Shinjuku, Tokyo.
Photo Credit: Will LaFleur


By Will LaFleur

Helsinki, Fi — Prepare yourselves for the barrage of alter-canonical works in the Friday workshop by having a quick look at the lineup below, then head over to the Library and dig into the suggested reading list gleaned from the presenter’s papers.

The lineup for Friday, February 19:

Marjaana Jauhola (Morning)
Lina Olsson (Afternoon)

Piro Rexhepi (Morning)
Tanja Winkler (Afternoon)

Morning Sessions

Presentation 1:
Burcu Yigit Turan and Mia Ågren, Swedish University of Agricultural Sciences, Department of Urban and Rural Development; Uppsala, Sweden
White landscapes: tracing socio-spatial epistemologies of whiteness in contemporary Swedish planning

Presentation 2:
Eija Meriläinen, University College London, Institute for Risk and Disaster Reduction; London, U.K.
Gendering planetary urbanization in the Arctic

Presentation 3:
Rachel McArdle, Maynooth University, Department of Geography; Maynooth, Ireland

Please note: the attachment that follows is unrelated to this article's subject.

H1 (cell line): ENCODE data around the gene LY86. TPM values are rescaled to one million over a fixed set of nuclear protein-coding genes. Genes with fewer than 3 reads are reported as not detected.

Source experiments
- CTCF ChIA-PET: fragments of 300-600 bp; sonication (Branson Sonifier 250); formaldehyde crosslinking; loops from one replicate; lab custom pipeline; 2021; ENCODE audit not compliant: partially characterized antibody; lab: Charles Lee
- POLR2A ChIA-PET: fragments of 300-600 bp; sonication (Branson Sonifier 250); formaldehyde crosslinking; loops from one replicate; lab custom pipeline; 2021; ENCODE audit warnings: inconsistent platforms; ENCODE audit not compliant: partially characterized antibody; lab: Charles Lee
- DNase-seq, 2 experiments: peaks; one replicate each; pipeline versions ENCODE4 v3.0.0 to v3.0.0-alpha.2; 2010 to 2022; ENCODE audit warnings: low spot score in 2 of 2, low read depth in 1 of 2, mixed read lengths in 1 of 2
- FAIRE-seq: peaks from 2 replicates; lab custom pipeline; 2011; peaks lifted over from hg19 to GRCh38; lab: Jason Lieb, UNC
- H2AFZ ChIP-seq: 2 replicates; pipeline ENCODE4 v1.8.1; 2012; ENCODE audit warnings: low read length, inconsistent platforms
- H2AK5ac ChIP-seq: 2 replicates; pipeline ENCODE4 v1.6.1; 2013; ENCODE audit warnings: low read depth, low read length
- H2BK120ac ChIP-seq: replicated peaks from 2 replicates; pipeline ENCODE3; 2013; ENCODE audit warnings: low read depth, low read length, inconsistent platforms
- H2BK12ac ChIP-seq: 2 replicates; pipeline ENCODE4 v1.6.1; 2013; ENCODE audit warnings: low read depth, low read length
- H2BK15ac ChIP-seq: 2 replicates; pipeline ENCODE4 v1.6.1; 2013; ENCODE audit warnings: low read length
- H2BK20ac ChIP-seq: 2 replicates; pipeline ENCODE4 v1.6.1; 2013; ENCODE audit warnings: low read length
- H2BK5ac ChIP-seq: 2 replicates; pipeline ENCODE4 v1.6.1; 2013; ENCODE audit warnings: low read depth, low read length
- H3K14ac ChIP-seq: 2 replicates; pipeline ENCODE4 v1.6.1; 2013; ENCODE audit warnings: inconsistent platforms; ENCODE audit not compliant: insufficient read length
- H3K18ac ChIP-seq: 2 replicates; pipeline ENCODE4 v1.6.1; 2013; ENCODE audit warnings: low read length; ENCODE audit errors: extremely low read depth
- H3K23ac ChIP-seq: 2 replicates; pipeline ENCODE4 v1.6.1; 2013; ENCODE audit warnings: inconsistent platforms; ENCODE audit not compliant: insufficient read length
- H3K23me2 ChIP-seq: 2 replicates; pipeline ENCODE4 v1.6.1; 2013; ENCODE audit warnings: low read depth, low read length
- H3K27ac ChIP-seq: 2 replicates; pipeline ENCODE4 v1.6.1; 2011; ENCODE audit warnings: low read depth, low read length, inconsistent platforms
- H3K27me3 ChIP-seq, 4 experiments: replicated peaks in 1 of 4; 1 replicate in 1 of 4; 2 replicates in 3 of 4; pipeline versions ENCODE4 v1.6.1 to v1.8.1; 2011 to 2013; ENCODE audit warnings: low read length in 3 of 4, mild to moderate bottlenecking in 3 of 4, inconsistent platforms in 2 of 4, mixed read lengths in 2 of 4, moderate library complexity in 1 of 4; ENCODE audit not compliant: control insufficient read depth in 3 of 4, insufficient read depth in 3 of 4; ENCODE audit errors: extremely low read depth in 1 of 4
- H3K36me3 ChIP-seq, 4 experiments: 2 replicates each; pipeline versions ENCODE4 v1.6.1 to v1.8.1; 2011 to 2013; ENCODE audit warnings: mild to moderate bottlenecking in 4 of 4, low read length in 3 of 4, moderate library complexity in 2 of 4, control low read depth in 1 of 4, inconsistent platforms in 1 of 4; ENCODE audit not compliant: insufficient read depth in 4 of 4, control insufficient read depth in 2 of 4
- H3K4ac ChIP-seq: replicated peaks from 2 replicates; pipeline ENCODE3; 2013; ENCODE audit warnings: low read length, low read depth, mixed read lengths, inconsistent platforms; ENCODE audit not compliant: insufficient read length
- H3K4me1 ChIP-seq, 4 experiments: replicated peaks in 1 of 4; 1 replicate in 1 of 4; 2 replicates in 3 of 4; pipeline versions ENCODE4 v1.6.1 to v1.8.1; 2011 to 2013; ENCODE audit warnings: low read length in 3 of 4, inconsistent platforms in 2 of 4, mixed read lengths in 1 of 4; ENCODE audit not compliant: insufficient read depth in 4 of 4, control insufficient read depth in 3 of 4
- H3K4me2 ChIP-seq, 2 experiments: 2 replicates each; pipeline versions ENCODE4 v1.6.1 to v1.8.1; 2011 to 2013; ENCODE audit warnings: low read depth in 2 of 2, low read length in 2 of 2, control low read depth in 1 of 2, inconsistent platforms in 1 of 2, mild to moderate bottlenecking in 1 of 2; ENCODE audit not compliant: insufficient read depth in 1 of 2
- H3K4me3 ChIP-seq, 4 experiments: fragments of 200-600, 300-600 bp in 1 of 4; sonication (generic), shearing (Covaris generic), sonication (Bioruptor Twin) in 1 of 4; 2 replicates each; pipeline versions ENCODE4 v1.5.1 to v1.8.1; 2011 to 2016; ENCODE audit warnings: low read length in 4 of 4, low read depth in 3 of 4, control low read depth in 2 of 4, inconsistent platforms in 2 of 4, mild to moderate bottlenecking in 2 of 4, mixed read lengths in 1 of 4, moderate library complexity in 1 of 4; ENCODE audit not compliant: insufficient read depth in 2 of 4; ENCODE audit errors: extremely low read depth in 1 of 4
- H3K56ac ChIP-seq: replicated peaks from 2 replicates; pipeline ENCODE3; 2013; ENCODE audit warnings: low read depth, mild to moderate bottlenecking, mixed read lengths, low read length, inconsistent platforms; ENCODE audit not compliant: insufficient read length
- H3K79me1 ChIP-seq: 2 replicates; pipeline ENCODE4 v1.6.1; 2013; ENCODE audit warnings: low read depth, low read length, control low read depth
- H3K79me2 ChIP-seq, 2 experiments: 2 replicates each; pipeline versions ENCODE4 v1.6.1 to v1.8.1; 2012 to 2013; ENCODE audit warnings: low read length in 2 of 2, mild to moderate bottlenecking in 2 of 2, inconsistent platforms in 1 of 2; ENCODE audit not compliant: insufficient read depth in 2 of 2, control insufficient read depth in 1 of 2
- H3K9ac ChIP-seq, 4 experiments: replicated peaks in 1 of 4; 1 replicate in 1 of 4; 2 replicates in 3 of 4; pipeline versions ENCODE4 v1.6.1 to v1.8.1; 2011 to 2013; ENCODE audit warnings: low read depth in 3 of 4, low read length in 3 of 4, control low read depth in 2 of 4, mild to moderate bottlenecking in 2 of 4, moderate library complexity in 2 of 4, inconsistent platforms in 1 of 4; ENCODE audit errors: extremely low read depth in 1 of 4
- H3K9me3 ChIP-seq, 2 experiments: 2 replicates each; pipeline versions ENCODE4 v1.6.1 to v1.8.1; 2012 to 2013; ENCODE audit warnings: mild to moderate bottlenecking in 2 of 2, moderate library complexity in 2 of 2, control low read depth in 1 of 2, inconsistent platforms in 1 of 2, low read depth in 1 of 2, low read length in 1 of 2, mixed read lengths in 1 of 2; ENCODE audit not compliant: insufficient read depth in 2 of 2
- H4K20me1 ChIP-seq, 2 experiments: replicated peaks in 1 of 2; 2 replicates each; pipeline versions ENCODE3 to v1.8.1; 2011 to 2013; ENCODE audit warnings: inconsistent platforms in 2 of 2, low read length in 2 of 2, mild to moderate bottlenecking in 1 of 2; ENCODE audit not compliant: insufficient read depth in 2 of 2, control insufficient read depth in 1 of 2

Intersectional Climate Urbanism: the inclusion of Irish Traveller voices

Presentation 4:
Magdalena Novoa, University of Illinois Urbana-Champaign, Department of Urban and Regional Planning; Urbana-Champaign (Illinois), U.S.A.
Insurgent Heritage: Memory, place-based care and cultural citizenships

Afternoon Sessions

Presentation 5:
Ben Purvis, University of Sheffield, School of Architecture; Sheffield, U.K.
The boundaries of urban studies: what space for ‘urban science’?

Presentation 6:
Jens Kaae Fisker, University of Southern Denmark, Department of Sociology, Environmental and Business Economics; Odense, Denmark
Letizia Chiappini, University of Amsterdam/University of Milano-Bicocca, Department of Human Geography, Planning and International Development Studies; Amsterdam, Netherlands
Coding the Urban Differently: Thinking Parasitic Platform Urbanism with Serres and Lefebvre

Presentation 7:
Miguel Montalva Barba, Salem St. University, Department of Sociology; Salem (Maine), U.S.A.
To Move Forward, We Must Look Back: White Supremacy and Settler Colonial Logic at the Base of Urban Studies

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